Regional Research Frontiers - Vol. 2 pp 283-306

Part of the Advances in Spatial Science book series (ADVSPATIAL)

Looking at John Snow’s Cholera Map from the Twenty First Century: A Practical Primer on Reproducibility and Open Science

  • Daniel Arribas-Bel
  • Thomas de Graaff
  • Sergio J. Rey
Chapter

Abstract

This chapter (This manuscript is a chapter version of the original document, which is a reproducible online notebook. The entire, version-controlled project can be found online at: https://bitbucket.org/darribas/reproducible_john_snow.) presents an entirely reproducible spatial analysis of the classic John Snow’s map of the 1854 cholera epidemic in London. The analysis draws on many of the techniques most commonly used by regional scientists, such as choropleth mapping, spatial autocorrelation, and point pattern analysis. In doing so, the chapter presents a practical roadmap for performing a completely open and reproducible analysis in regional science. In particular, we deal with the automation of (1) synchronizing code and text, (2) presenting results in figures and tables, and (3) generating reference lists. In addition, we discuss the significant added value of version control systems and their role in enhancing transparency through public, open repositories. With this chapter, we aim to practically illustrate a set of principles and techniques that facilitate transparency and reproducibility in empirical research, both keys to the health and credibility of regional science in the next 50 years to come.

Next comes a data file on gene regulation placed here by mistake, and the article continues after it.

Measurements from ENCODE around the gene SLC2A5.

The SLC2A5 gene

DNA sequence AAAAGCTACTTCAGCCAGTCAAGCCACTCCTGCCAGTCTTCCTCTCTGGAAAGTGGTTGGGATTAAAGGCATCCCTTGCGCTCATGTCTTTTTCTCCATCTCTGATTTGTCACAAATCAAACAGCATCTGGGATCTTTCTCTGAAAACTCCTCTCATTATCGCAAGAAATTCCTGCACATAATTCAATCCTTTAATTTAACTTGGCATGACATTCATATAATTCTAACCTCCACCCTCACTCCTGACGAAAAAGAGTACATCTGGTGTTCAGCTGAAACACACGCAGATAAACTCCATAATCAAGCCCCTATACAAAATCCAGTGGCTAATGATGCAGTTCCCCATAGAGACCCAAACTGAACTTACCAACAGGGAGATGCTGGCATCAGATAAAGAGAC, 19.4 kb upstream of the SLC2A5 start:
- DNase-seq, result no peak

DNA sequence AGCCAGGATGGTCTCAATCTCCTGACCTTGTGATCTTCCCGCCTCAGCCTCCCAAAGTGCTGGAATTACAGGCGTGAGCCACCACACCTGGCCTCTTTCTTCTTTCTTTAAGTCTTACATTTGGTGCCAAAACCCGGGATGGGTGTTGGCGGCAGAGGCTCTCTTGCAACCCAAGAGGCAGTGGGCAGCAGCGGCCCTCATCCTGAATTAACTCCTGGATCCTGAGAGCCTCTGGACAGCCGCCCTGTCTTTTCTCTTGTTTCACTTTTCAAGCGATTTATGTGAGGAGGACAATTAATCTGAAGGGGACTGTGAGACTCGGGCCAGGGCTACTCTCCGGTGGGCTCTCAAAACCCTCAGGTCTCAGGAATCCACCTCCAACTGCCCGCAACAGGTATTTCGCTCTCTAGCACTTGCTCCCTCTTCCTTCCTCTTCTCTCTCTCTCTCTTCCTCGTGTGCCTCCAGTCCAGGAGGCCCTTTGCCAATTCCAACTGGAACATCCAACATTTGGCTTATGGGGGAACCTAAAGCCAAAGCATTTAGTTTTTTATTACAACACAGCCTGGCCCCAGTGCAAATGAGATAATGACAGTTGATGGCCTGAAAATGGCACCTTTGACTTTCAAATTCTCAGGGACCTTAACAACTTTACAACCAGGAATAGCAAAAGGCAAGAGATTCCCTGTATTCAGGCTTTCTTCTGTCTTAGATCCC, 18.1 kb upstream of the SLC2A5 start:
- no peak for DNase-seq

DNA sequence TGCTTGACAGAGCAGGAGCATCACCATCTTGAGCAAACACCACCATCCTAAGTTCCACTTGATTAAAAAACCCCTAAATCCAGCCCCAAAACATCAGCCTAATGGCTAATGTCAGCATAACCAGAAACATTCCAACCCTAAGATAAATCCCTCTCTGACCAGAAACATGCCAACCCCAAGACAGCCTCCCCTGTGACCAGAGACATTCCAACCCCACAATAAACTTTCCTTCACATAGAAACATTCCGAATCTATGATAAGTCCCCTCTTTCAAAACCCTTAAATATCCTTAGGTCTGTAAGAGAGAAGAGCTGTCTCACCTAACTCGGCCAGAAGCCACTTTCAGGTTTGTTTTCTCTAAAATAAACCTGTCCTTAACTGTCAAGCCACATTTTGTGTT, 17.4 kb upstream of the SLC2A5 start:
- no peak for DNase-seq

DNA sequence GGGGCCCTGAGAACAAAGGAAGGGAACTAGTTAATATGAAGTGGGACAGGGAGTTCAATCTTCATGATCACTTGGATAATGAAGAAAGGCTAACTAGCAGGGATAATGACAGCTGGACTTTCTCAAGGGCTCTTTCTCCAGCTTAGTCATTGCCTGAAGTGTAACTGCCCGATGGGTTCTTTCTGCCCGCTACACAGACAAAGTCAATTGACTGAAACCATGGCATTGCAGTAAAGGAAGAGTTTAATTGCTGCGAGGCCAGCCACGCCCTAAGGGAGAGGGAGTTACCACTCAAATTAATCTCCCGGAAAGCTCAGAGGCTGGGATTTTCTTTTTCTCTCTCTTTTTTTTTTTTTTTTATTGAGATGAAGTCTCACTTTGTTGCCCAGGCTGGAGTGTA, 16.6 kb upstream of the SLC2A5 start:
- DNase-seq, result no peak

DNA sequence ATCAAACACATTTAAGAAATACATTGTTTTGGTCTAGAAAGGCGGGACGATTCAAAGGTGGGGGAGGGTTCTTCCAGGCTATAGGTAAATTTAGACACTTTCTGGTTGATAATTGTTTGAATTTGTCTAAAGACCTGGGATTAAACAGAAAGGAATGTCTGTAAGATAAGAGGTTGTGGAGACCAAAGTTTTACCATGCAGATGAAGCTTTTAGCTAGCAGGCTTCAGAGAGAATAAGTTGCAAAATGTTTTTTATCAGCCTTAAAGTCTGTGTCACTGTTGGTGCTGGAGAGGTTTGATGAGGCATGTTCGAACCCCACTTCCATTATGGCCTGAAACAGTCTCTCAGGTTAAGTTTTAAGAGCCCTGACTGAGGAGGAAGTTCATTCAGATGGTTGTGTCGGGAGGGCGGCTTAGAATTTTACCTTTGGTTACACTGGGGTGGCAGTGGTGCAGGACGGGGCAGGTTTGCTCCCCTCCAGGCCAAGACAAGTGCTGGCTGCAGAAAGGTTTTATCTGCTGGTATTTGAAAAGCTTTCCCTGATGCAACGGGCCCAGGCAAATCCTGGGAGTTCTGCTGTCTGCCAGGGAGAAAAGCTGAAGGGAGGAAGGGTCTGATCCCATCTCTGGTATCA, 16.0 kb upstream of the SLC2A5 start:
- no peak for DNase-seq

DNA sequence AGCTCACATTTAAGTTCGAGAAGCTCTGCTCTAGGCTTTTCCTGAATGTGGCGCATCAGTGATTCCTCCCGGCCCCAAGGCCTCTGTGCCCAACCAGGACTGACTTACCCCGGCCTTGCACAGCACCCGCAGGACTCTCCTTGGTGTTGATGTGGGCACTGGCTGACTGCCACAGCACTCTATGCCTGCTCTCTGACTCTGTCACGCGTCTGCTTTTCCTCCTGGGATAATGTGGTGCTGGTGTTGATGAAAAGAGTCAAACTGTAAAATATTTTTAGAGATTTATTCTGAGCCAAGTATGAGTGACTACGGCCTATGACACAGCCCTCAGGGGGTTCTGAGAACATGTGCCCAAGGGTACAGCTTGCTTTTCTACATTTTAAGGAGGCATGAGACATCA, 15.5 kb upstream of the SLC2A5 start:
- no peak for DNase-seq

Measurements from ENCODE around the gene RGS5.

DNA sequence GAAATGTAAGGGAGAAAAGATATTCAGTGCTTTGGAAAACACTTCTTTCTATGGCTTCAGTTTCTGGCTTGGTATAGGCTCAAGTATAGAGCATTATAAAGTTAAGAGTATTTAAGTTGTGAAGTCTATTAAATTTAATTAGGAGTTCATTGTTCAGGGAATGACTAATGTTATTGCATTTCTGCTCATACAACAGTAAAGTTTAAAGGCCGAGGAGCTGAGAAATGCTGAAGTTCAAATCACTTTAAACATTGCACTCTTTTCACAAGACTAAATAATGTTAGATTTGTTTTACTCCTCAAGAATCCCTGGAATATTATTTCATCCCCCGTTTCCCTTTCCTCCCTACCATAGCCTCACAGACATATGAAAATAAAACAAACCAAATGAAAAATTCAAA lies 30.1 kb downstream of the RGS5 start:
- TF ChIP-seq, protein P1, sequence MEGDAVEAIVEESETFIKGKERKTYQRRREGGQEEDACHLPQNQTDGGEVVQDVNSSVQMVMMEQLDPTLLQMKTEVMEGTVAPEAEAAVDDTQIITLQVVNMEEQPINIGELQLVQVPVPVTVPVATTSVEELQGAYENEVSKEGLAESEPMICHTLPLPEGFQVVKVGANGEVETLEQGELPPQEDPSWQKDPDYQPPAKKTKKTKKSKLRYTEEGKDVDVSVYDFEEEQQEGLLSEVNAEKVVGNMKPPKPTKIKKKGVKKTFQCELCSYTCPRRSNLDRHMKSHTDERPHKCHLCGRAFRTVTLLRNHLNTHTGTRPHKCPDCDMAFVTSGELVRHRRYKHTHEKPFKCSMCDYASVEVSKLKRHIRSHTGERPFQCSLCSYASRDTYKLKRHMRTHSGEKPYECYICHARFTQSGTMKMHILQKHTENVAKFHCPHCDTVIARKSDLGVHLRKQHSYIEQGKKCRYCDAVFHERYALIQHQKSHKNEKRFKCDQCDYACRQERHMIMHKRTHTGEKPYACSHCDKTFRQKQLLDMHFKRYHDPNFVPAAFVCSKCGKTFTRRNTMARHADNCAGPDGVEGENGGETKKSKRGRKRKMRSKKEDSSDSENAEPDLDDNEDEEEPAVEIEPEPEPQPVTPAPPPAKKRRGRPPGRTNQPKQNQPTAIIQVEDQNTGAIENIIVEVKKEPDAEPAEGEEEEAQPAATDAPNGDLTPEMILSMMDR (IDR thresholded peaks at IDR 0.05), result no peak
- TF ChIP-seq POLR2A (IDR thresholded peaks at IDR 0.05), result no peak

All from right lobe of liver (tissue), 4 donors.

References

  1. Arribas-Bel D (2016) Geographic data science’15. http://darribas.org/gds15
  2. Arribas-Bel D, de Graaff T (2015) Woow-ii: workshop on open workflows. Region 2(2):1–2CrossRefGoogle Scholar
  3. BusinessDictionary (2016) Workflow [Online; accessed 15-June-2016]. http://www.businessdictionary.com/definition/workflow.html
  4. Case A, Deaton A (2015) Rising morbidity and mortality in midlife among white non-hispanic americans in the 21st century. Proc Natl Acad Sci 112(49):15078–15083CrossRefGoogle Scholar
  5. Gandrud C (2013) Reproducible research with R and R studio. CRC, Boca Raton, FLGoogle Scholar
  6. Healy K (2011) Choosing your workflow applications. Pol Methodologist 18(2):9–18Google Scholar
  7. Hempel S (2006) The medical detective: John Snow and the mystery of cholera. Granta, LondonGoogle Scholar
  8. Perez F (2015) Ipython: from interactive computing to computational narratives. In: 2015 AAAS Annual Meeting (12–16 February 2015)Google Scholar
  9. Rey SJ (2009) Show me the code: spatial analysis and open source. J Geogr Syst 11:191–207CrossRefGoogle Scholar
  10. Rey SJ (2014) Open regional science. Ann Reg Sci 52(3):825–837CrossRefGoogle Scholar
  11. Stodden V, Leisch F, Peng RD (2014) Implementing reproducible research. CRC, Boca Raton, FLGoogle Scholar

Copyright information

© Springer International Publishing AG 2017

Authors and Affiliations

  • Daniel Arribas-Bel
    • 1
  • Thomas de Graaff
    • 2
  • Sergio J. Rey
    • 3
  1. 1.Department of Geography & PlanningUniversity of LiverpoolLiverpoolUK
  2. 2.Department of Spatial EconomicsVrije Universiteit AmsterdamAmsterdamThe Netherlands
  3. 3.School of Geographical Sciences and Urban PlanningArizona State UniversityTempeUSA

Personalised recommendations